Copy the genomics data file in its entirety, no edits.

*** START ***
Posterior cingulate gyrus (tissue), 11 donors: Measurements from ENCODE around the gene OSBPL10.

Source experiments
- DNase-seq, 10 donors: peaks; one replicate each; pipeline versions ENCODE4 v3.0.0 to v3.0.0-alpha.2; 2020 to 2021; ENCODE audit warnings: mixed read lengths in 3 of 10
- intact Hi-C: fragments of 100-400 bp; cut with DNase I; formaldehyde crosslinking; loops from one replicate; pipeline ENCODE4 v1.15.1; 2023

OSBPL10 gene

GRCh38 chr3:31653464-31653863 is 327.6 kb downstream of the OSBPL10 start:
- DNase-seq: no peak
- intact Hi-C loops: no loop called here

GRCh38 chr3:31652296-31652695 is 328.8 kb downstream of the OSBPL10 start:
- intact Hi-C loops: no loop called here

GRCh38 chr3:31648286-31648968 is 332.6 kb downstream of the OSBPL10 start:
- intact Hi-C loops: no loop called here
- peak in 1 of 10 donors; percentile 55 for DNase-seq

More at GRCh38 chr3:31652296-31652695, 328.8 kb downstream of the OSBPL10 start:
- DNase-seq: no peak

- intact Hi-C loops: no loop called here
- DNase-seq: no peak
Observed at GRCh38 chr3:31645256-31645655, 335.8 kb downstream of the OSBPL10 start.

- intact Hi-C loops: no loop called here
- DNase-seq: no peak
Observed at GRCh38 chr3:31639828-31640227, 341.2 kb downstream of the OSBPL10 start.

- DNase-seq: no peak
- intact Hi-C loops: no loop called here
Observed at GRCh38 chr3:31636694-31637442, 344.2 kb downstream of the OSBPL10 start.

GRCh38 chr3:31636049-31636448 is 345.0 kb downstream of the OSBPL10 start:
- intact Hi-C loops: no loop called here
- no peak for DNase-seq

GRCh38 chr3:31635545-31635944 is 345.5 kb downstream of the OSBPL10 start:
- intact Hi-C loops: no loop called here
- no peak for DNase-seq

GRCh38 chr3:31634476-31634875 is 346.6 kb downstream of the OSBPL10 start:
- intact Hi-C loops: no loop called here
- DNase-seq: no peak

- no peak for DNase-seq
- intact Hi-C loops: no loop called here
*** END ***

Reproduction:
Posterior cingulate gyrus (tissue), 11 donors: Measurements from ENCODE around the gene OSBPL10.

Source experiments
- DNase-seq, 10 donors: peaks; one replicate each; pipeline versions ENCODE4 v3.0.0 to v3.0.0-alpha.2; 2020 to 2021; ENCODE audit warnings: mixed read lengths in 3 of 10
- intact Hi-C: fragments of 100-400 bp; cut with DNase I; formaldehyde crosslinking; loops from one replicate; pipeline ENCODE4 v1.15.1; 2023

OSBPL10 gene

GRCh38 chr3:31653464-31653863 is 327.6 kb downstream of the OSBPL10 start:
- DNase-seq: no peak
- intact Hi-C loops: no loop called here

GRCh38 chr3:31652296-31652695 is 328.8 kb downstream of the OSBPL10 start:
- intact Hi-C loops: no loop called here

GRCh38 chr3:31648286-31648968 is 332.6 kb downstream of the OSBPL10 start:
- intact Hi-C loops: no loop called here
- peak in 1 of 10 donors; percentile 55 for DNase-seq

More at GRCh38 chr3:31652296-31652695, 328.8 kb downstream of the OSBPL10 start:
- DNase-seq: no peak

- intact Hi-C loops: no loop called here
- DNase-seq: no peak
Observed at GRCh38 chr3:31645256-31645655, 335.8 kb downstream of the OSBPL10 start.

- intact Hi-C loops: no loop called here
- DNase-seq: no peak
Observed at GRCh38 chr3:31639828-31640227, 341.2 kb downstream of the OSBPL10 start.

- DNase-seq: no peak
- intact Hi-C loops: no loop called here
Observed at GRCh38 chr3:31636694-31637442, 344.2 kb downstream of the OSBPL10 start.

GRCh38 chr3:31636049-31636448 is 345.0 kb downstream of the OSBPL10 start:
- intact Hi-C loops: no loop called here
- no peak for DNase-seq

GRCh38 chr3:31635545-31635944 is 345.5 kb downstream of the OSBPL10 start:
- intact Hi-C loops: no loop called here
- no peak for DNase-seq

GRCh38 chr3:31634476-31634875 is 346.6 kb downstream of the OSBPL10 start:
- intact Hi-C loops: no loop called here
- DNase-seq: no peak

- no peak for DNase-seq
- intact Hi-C loops: no loop called here